Posted by Rebecca Bingham, Special Needs Mommie | Posted in The Special Needs Mommy | Posted on 26-05-2010
My 5 year old son, Cubby is (what we call in the business) a sensory seeker. That is just a small part of his diagnosis which includes Sensory Processing Disorder (or Sensory Integration Disorder). What being a seeker means is that his brain is literally starving for stimulation, just like a body does for food. And, like the body, when it doesn’t get what it needs, it does everything it can to find it. Before we knew what we were dealing with, we just thought he was a little kid with lots of energy, freakish strength, and the absolute inability to sit still.
Early funny stories from his babyhood include him lifting a 4 pound weight in each arm over his head, when he was 13 months old. He would drag his sisters school bag around, the heavier the better. He would climb up the highest things and jump off anything, and never got hurt. In fact, he never seemed to get hurt. Even the things that SHOULD have hurt him (and would leave him scratched or bleeding). Nothing.
There are even more scary stories. Like the time where he chewed his way out of his crib tent (we went through 4), figured out how to unlock the door in his room during nap time (yes, there was a child lock), and ended up on the top of the balcony about to jump over. Or the times he started to hurt himself just to see how much he could take before he ‘felt’ it. Not to mention the fact that he couldn’t seem to manage his strength and recognize how much was too much with other children. If any of these things sound familiar to you, you might have a sensory kid.
With the help of some Occupational Therapists, he is learning to recognize what his body needs as well as to modify his behavior. We are able to manage this pretty easily with some awesome tools and some creative parenting. A seeker needs to get extra stimulation in order to satisfy their brain and body so they can be calm and focus. It is counter intuitive to how most of us live but a sensory kid will need to fidget so that they can be calm. Often something needs to be moving to keep the motor going.
In our house, Cubby watches TV while standing on top of one of those pool noodle things, cut into a smaller length. A favorite in our house is also a wedge cushion. It allows his body to get stimulation while also sitting “still”. When he goes to school, we tie a length of rubber pilates band across the bottom of his chair so he can press his feet against it while he is working.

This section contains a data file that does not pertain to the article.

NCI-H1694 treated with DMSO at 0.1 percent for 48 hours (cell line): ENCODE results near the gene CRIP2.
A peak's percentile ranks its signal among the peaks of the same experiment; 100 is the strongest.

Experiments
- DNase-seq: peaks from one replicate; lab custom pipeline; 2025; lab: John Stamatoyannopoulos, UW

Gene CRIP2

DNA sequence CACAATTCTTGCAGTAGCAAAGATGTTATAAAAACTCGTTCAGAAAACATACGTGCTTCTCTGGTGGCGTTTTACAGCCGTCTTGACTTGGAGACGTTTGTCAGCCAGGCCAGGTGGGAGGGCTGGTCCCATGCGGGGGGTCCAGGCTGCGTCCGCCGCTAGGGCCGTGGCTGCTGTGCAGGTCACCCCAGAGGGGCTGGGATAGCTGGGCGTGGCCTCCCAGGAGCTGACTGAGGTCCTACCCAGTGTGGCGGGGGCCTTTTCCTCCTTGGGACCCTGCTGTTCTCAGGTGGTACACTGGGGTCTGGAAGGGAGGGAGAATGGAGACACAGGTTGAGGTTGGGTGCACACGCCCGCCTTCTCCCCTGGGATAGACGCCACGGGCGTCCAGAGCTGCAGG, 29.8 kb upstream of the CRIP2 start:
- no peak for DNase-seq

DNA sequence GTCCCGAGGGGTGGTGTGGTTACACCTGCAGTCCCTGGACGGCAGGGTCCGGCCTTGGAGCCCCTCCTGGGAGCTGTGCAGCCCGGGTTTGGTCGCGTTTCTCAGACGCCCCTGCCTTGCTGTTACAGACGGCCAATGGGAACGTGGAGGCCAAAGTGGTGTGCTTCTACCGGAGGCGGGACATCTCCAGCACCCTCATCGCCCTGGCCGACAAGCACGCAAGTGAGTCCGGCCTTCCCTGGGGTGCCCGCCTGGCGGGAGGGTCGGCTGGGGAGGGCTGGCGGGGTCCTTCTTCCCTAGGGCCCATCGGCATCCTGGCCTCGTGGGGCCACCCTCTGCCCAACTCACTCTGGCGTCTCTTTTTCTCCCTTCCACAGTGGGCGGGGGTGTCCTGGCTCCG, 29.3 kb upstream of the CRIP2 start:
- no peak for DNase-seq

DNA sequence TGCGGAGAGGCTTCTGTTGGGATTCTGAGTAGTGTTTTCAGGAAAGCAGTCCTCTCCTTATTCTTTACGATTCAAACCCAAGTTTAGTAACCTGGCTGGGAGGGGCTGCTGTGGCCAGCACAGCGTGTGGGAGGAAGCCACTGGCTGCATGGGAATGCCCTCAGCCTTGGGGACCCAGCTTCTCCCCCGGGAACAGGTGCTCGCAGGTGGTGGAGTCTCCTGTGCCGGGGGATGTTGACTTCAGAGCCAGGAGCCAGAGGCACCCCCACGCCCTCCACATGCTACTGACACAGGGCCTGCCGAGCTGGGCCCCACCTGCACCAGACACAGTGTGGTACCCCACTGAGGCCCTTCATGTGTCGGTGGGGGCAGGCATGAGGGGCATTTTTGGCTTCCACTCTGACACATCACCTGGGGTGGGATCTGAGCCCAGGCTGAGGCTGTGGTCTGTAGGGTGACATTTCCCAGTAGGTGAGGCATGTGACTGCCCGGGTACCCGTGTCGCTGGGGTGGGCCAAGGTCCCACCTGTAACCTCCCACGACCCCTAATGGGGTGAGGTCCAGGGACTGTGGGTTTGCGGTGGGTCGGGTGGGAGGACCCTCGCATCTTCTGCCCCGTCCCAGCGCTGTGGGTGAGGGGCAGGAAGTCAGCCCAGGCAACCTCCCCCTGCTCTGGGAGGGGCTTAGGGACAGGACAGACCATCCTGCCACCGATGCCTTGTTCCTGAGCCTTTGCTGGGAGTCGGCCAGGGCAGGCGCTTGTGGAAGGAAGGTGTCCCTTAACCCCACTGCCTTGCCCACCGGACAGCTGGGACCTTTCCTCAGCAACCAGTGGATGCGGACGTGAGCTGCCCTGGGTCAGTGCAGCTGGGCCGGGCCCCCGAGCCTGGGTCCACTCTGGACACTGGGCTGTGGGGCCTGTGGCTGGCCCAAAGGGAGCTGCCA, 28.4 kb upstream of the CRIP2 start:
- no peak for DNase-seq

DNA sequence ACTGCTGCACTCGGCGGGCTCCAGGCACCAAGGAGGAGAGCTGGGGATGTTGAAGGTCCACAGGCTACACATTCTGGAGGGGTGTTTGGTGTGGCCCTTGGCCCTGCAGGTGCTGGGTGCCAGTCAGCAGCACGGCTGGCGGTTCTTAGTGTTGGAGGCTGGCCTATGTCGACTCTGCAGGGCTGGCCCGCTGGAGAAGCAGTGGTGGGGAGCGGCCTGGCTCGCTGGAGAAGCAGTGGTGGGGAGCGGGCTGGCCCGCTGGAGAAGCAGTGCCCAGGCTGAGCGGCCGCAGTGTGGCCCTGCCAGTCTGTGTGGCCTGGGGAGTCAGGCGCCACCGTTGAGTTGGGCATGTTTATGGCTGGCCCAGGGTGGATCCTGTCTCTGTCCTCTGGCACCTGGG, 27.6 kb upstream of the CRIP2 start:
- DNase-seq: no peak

Another thing that helps is giving him lots of chances and places to get his wiggles out and get the right kind of stimulation. We have a trampoline (can’t live without that one) and a rope swing where he can spin and spin and spin. We even put a trapeze swing in so he can work on that. It feels like play, but it is work. The more he can compress his joints and use his large muscles the more he is able to regulate himself.
Other great things to do with seeker kids:
Brushing. Using these brushes gently up and down his skin on his arms and legs and tummy helps him learn to tolerate stimulation. This works with both stimulation seekers and avoiders.
Tent. Cubby has a tent over his bed, but any small space will do. When he feels like he is in a small, enclosed space he is able to escape stimulation and calm down. Behind a couch, a closet or even a box works too. Just as long as it is a space only for them.
Wii Sport. Seriously, it gets all the muscles moving and is like an OT session right on the TV. We are looking for a dance game now.
Blowing and Chewing. Anything that gets those oral motor muscles moving. Chewing gum, toffy, beef jerkey. Cubby also loves to blow bubbles with a straw. Fill a bowl with water and dish soap, give the kid a straw and let him blow until the bubbles are all gone. To make it harder, give them a silly straw that has loops and turns. We also blow up a lot of ballons in our house.
Two books that were really helpful for me are The Out of Sync Child and The Explosive Child. You can get them at the library or even borrow them from the lending library of your local Early Intervention Center. Did you know each county has one of these? It is a resource for parents to take classes, get evaluations and a lending library. The one I go to is Community Gatepath. Their library is awesome! Plus, you can meet other parents that are walking the road you are. Meeting with other parents can help you realize you CAN do what you need to for your child, and that your child will see progress from all their hard work, and you don’t have to explain anything.
If you need any more ideas, come on over to my house and our kids can have a “sensory playdate”. I would love to hear what other people do with their kids.